8. How long will it take to produce a new plan and how much will it cost? Based on previous experience it is likely to take UDC several years to develop a new plan and cost £3-4 million.
  9. How much has the Local Plan cost so far? So far £6 million has been spent, the vast majority by the previous Conservative Administration on their 2 Local Plans, both that were found unsound by Inspectors.
  10. What is a Local Plan? A Local Plan is a strategic master plan for a district that decides where all the new houses and jobs should be created. It also says what infrastructure, such as roads and schools, is required to support them. The Local Plan is required to cover at least 15 years and the government requires each planning authority (in our case Uttlesford District Council) to have one that is up to date.
  11. How many houses must Uttlesford allow and who gets to decide? The government requires each planning authority (in our case UDC) councils to allow 100s of new homes a year. In our case that is between 500-700 per year, for a total of 14,000 over the length of the Local Plan. Every year the numbers go up as the UK population increases, so for every year of delay in delivering a Local Plan, the government requires the council to find space for more new homes.
  12. Will all the same sites targeted for new houses that were part of this failed Local Plan also be part of any new or revised plan? The Inspectors have been quite clear about issues they have found with particular sites, both as a result of this examination, and previously in 2014. It would be difficult for all of those sites to return without significant changes in what was proposed. However it is too early to say; the process requires evidence to dictate the best and most sustainable locations for new homes, and the existing evidence needs to be revisited and a new evidence base built. It is a big job and until then it is unclear.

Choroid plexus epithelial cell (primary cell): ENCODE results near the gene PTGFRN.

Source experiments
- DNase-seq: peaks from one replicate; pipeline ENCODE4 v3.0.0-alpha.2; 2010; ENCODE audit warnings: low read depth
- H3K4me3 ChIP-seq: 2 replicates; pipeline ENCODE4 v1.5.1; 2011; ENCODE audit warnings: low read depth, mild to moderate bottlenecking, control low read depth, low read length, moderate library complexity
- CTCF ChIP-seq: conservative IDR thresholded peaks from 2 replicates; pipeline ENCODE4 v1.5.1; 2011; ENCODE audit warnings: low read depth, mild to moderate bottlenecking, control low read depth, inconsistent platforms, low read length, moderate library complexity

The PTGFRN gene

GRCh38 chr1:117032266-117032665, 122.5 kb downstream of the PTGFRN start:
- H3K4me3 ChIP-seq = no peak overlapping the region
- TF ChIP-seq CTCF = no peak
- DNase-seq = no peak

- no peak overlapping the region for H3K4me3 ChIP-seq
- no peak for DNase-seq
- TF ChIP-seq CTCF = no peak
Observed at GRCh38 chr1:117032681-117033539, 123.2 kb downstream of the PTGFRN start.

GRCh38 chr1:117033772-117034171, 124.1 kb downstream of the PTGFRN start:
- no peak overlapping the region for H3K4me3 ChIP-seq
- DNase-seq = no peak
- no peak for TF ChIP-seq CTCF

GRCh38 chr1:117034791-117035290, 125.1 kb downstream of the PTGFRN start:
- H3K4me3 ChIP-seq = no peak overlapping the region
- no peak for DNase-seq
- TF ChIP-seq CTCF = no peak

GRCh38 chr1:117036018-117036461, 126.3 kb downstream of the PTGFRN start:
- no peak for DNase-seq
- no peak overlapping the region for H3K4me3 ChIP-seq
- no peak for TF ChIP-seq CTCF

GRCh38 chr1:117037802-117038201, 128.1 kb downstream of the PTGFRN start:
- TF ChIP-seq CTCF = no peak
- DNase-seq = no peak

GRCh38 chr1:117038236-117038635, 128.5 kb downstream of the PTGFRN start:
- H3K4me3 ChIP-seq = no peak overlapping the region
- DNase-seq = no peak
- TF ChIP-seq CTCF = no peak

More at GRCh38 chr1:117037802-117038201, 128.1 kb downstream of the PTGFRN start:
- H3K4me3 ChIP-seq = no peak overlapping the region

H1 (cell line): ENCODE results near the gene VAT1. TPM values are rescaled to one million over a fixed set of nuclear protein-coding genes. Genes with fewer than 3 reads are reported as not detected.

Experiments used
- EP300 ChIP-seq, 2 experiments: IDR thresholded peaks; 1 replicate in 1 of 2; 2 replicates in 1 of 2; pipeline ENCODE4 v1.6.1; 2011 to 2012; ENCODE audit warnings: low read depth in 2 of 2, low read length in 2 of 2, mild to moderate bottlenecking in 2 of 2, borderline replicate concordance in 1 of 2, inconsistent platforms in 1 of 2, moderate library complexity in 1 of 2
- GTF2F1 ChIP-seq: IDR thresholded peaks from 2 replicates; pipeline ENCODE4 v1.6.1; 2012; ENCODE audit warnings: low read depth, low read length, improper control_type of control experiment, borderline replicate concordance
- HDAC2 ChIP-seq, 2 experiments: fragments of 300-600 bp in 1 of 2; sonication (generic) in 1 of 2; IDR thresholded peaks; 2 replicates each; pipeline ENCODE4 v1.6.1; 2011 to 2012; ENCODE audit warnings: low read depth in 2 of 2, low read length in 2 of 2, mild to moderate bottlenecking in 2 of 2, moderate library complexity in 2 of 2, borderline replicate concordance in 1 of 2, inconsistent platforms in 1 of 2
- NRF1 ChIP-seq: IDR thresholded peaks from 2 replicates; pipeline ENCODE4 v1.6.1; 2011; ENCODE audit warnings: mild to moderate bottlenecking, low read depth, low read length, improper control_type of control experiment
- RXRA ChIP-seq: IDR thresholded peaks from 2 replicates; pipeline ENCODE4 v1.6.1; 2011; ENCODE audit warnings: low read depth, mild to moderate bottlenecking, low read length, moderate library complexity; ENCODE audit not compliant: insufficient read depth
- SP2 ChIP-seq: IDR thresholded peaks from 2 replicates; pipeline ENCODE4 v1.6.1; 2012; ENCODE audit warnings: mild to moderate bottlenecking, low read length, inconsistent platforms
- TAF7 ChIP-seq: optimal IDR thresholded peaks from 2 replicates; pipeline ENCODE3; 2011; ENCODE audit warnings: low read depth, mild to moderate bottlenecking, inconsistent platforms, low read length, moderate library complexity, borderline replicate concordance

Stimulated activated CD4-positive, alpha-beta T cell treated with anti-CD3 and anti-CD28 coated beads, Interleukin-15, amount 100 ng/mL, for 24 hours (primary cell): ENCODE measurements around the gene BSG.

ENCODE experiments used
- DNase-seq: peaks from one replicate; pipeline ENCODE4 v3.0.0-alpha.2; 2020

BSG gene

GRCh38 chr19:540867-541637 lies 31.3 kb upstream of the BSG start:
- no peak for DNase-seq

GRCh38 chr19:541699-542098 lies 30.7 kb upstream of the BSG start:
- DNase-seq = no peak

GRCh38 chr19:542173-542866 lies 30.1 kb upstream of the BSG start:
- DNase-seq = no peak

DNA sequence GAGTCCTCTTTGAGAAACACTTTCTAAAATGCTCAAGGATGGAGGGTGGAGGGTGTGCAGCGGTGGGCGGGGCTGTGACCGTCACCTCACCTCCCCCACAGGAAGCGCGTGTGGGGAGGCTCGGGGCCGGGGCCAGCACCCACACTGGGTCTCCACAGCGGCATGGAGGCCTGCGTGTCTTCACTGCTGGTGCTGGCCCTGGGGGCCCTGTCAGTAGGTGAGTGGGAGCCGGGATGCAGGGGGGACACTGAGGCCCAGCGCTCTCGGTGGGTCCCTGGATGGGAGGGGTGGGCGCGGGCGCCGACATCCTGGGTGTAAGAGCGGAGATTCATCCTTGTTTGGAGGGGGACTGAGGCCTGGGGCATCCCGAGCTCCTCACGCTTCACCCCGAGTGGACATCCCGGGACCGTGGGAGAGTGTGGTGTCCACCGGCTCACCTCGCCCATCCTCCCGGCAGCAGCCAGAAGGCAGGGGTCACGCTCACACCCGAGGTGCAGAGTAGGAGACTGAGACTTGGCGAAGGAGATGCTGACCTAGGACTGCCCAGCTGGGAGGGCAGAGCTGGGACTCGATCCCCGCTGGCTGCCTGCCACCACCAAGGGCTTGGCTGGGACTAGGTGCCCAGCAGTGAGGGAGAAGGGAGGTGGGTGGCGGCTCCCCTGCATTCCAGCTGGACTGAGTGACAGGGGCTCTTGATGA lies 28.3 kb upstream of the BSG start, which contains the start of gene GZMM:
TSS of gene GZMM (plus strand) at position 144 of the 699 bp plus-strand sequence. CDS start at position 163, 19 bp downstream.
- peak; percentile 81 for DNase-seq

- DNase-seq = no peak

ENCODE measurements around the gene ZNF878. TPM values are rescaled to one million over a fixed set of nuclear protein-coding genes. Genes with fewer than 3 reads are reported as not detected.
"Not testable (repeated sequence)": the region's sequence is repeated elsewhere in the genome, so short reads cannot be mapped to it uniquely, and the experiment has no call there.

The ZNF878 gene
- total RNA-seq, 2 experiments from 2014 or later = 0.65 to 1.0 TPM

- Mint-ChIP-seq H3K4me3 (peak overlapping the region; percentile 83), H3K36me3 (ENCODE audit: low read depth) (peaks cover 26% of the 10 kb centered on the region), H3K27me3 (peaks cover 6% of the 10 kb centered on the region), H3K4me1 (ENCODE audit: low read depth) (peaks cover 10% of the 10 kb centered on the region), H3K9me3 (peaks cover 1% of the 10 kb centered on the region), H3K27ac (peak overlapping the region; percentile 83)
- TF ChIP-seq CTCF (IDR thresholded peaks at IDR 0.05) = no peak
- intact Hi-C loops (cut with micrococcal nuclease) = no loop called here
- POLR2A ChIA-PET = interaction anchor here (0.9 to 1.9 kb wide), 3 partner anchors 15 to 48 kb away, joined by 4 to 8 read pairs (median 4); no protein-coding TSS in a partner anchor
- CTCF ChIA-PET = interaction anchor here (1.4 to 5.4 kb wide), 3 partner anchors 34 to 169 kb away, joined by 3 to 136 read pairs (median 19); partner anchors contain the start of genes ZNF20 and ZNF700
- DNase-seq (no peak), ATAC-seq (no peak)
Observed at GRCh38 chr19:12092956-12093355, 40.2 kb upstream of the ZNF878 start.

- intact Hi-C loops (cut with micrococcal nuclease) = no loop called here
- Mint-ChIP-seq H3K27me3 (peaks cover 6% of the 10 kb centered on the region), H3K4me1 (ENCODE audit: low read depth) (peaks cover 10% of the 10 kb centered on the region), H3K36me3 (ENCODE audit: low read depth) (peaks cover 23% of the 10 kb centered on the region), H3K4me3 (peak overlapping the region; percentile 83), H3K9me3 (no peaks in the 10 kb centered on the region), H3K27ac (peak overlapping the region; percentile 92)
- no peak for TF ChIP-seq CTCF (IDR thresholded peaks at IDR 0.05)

13. What did the Inspectors say about new settlements? They believed that 3 new settlements were too many to do at once for a small rural authority such as Uttlesford District Council. They suggested that 2 was probably the maximum that should be contemplated. They felt that the North Uttlesford Garden Village (proposed near Great Chesterford) was probably the one that raised the most concerns. They also suggested that more development should be allowed in our existing towns and villages. What is clear from the Inspectors’ letter is that wherever the evidence shows that new development should go will require a significant infrastructure investment.
  14. Isn’t it now an open season for developers? As long as UDC has an up to date Local Plan and it is able to show it has a 5-year pipeline of new homes that meets the government’s numbers it is able to defend its planning refusals. UDC now doesn’t have an up to date Local Plan, so it is less able to defend against predatory development. The required number of new houses is constantly going up and UDC is not able to show it has the required 5-year supply. That means it is more likely that predatory development will continue and UDC will be limited in its ability to fight it.